Law Reviews and Law Journals are scholarly publications sponsored by law schools. The vast majority are managed by law students. The articles are usually written by professors, except the "Notes" and "Comments" at the back of the issues, which are usually written by the students.
Links to law review Web pages are posted by the American Law Sources Online (alphabetical) and FindLaw (by subject).
You can get copies of most law review and law journal articles back to the early 90's at relatively little cost from Lexis or Westlaw or much further back, and at no additional cost, if you have access to HeinOnline. You can locate other sources, sometimes free, using the Washington and Lee Journal Finder, the UNC E-Journal Finder or the Jenkins Journal Portal. If you have access, you can search and print for free from the Index to Legal Periodicals Full Text, which is marketed mostly to large academic libraries.
Otherwise, you can see if the article is posted on the law review's Web site or call the document delivery service of a large law library.
To do a full text search of free online law reviews, you can try the ABA's Free Full-text Online Law Review/Law Journal Search Engine or the University Law Review Project. Otherwise, use Lexis, Westlaw or Hein Online to find what you need.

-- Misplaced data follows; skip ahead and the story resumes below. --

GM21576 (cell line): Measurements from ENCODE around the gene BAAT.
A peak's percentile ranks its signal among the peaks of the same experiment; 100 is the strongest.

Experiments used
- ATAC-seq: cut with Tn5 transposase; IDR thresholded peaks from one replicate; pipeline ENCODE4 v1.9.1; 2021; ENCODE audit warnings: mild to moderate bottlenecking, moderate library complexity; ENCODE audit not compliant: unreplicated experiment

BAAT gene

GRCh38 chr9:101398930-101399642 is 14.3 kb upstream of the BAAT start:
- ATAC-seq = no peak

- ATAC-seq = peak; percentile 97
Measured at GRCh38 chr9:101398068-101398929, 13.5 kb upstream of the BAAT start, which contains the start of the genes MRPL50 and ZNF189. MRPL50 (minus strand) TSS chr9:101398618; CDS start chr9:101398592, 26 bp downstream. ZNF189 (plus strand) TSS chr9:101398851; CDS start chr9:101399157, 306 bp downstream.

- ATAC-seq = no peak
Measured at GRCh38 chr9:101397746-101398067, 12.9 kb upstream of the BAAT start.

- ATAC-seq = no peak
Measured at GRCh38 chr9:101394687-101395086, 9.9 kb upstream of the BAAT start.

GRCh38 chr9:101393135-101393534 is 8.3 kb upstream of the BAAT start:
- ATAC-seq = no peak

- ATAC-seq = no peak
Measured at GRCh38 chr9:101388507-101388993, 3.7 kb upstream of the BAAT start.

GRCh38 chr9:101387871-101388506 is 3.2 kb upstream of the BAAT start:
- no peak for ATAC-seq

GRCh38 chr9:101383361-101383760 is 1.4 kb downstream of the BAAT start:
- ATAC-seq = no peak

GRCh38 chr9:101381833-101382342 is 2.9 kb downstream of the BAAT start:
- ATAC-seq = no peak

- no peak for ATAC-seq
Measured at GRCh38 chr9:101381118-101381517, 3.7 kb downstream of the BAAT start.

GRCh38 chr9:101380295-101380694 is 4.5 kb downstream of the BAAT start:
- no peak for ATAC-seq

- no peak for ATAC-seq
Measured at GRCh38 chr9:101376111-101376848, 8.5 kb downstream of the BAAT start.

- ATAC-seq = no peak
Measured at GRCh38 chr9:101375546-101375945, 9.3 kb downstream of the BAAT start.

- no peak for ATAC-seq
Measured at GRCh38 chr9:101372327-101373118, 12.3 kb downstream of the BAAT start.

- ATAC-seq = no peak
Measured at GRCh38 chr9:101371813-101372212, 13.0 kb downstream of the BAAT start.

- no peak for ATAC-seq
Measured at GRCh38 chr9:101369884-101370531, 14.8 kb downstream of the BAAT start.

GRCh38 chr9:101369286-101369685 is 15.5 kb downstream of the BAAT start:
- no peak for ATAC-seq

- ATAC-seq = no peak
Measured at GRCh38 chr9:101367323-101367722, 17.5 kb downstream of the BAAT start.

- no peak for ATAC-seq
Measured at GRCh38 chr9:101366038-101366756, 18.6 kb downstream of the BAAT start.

To find a library with a back issue of a rare law review or journal, your best bet is to search OCLC's WorldCat and/or contact the library of the school that sponsors the review. You can also consult a regional union list, if you have one.
If you need to buy a copy of a law review, call the Review itself. You can get the phone number from the Web page or the front of a back issue.
To see where or whether a law review article has been cited elsewhere, use Shepard's Law Review Citations, in print or through the Shepard's service on Lexis. See also "Shepardizing."
Rankings: The leading source for law review and law journal rankings is Washington & Lee's Law Journals: Submissions and Ranking, which is based on citations in judicial opinions and secondary literature. For another source, see Google Scholar Metrics: Top Publications - Law.
For statistics on the most-cited law reviews, use Google Scholar Metrics
, Law Journals: Submissions and Ranking and/or ThomsonReuters' Journal Citation Reports.
Indexes: There are two major law review & law journal article indexes - the Information Access Company's (IAC's) LegalTrac a/k/a Current Law Index a/k/a the Legal Resource Index (available on Lexis and Westlaw) and H.W. Wilson's Index to Legal Periodicals. The CLI and LRI are also available through some academic, bar association and membership library web sites.
You can find articles from 2000 to 2011 using the free Current Law Journal Content from Washington & Lee Law School.